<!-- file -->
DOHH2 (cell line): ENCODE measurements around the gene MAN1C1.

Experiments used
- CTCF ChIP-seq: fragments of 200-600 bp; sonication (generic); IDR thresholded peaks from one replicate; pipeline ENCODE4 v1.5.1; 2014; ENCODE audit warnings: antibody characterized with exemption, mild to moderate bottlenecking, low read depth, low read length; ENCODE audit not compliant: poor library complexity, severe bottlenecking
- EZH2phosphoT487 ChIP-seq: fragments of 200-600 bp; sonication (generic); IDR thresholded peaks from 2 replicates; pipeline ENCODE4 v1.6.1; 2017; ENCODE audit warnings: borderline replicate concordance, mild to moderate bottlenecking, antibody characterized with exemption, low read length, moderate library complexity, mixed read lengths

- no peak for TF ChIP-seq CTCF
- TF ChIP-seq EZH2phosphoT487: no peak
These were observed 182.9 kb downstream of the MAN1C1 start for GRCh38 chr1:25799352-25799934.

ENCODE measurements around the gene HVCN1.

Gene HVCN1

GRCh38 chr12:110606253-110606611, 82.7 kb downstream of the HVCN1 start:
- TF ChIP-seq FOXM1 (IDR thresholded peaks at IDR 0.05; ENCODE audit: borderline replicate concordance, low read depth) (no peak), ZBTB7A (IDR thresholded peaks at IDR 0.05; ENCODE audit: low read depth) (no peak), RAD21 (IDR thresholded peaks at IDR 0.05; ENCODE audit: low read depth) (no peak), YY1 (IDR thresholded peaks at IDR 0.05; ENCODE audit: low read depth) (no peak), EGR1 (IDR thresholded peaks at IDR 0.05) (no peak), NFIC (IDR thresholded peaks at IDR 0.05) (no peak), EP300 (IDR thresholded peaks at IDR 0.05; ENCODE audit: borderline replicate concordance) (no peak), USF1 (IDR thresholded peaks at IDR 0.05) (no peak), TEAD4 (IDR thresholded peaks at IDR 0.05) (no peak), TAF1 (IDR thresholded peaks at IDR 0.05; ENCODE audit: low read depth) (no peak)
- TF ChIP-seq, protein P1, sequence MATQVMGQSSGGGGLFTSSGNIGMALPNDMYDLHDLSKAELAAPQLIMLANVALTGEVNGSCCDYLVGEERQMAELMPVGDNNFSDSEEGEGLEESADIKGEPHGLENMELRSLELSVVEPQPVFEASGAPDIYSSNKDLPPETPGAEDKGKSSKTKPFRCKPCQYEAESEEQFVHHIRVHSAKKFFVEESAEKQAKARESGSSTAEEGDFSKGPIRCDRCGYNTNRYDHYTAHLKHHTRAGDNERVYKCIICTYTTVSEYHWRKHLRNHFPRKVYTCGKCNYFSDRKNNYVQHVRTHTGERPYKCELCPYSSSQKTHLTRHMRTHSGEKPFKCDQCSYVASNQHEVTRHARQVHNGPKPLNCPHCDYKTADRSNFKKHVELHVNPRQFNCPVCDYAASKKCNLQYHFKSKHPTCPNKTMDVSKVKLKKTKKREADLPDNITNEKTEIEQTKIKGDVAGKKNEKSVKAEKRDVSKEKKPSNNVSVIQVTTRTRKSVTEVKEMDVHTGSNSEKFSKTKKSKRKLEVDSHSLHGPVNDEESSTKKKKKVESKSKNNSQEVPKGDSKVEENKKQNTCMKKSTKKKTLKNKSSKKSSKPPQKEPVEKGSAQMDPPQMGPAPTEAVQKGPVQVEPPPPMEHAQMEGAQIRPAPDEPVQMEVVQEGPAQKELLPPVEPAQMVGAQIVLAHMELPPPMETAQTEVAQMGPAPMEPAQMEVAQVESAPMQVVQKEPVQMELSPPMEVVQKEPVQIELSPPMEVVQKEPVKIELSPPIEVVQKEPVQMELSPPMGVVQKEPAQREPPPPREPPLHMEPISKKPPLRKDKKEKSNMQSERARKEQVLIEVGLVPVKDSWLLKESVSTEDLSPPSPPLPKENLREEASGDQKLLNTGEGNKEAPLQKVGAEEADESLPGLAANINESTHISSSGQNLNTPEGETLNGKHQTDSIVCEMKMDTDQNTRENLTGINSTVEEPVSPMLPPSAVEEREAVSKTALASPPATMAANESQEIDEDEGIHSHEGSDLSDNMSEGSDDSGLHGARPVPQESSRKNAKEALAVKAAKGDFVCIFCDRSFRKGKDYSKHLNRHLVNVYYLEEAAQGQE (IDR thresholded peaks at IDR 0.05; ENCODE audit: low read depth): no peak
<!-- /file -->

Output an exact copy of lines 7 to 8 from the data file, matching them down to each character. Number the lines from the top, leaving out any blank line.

These were observed 182.9 kb downstream of the MAN1C1 start for GRCh38 chr1:25799352-25799934.

ENCODE measurements around the gene HVCN1.